Here's why concert prices reached record-high prices in 2019
Concert tickets reached record-high prices in 2019, according to year-end data compiled by trade publication Pollstar.
The Rolling Stones brought in $177.8 million playing just 16 shows in 2019. Their most profitable two-day concert in August at Metlife Stadium in New Jersey reached 100-percent capacity with tickets sold between $30 and $500, earning the band $25.5 million in total, according to the data.
The rock band also reached 100-percent capacity at its two-day Chicago show in June for the same ticket price range, raking in a total of $21.7 million.
The average price for a concert ticket in North America increased 55 percent over the past decade to nearly $95 for the top 100 artists. Gross earnings per concert also more than doubled since 2010, reaching $958,000 per show, and the number of tickets sold in 2019 reached 39.2 million for the same group of artists, according to The Wall Street Journal.
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Former ticketing executive David Goldberg told the Journal that part of the reason the best seats in the house are selling for higher prices every year is that artists are getting less worried about fans remaining loyal to their music even with rising ticket costs.
"You have some artists who want to get the price for the ticket that consumers are willing to pay," Golberg said.
Artists are becoming more reliant on tours for their main source of income since music streaming sites -- which account for 80 percent of all recorded music consumption, the Journal reported -- forced the industry to adapt to much lower album sales.
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Taylor Swift, for example, was one of few popular artists who didn't have any of her music listed on Spotify for several years.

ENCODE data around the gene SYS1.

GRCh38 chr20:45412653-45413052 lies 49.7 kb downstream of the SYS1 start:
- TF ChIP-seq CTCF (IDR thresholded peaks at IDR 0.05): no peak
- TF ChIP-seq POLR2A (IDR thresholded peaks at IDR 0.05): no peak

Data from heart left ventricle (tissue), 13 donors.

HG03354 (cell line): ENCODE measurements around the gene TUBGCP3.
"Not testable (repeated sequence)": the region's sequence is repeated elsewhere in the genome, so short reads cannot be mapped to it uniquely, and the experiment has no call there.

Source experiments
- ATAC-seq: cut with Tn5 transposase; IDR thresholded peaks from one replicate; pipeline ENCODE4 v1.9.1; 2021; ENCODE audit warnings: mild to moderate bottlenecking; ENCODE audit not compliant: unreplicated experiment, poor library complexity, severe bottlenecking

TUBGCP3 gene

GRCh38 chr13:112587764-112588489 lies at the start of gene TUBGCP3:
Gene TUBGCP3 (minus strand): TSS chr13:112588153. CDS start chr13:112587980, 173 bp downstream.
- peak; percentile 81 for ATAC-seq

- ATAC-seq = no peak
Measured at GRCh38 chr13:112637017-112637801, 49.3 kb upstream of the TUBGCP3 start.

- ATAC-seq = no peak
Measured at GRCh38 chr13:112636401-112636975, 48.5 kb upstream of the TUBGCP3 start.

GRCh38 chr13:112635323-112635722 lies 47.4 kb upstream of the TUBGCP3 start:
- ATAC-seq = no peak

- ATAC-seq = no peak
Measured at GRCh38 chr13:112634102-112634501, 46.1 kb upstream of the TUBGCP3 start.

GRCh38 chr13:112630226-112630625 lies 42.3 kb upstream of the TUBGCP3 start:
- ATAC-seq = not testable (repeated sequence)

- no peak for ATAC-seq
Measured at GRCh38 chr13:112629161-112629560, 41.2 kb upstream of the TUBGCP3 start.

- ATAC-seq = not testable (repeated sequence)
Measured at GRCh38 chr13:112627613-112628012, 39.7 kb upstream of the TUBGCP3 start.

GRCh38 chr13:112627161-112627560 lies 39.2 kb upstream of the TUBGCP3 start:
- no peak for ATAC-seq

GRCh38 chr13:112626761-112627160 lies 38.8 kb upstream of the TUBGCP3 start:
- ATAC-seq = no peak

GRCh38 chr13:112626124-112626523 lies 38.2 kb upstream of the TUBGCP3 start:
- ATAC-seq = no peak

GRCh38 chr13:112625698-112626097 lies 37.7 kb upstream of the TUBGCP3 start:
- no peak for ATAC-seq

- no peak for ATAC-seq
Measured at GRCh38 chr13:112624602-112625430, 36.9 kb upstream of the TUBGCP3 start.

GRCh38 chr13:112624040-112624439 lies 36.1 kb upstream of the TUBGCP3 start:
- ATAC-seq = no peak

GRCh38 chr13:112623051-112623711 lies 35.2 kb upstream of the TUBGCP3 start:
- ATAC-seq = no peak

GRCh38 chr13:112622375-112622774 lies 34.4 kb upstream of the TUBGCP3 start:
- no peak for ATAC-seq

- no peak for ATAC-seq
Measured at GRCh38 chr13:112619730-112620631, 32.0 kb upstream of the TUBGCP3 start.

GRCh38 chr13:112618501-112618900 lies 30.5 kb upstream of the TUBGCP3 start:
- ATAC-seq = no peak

"I think there should be an inherent value placed on art. I didn’t see that happening, perception-wise, when I put my music on Spotify. Everybody’s complaining about how music sales are shrinking, but nobody’s changing the way they’re doing things. They keep running toward streaming, which is, for the most part, what has been shrinking the numbers of paid album sales," she said in a 2014 interview with Time magazine.
"On Spotify, they don’t have any settings or any kind of qualifications for who gets what music. I think that people should feel that there is a value to what musicians have created, and that’s that," she added.
Beyonce made $54.7 million of her total $62.1 million income by touring in 2016, according to a 2017 report by Billboard. That's 88 percent. Streaming, on the other hand, made her $1.9 million, or 3 percent of her total income in 2016.
Guns 'N Roses took home $40.4 million of their $42.3 million income from touring, Bruce Springsteen earned $40.9 million of a total $42.2 million from touring, while Billy Joel brought in $22.4 million of his $23.6 million from shows.
In the 1980s and 1990s, touring only accounted for about 30 percent of a musician's income, the Journal reported, citing former White House economist and author Alan Krueger.
Pollstar did not immediately respond to FOX Business's request for comment.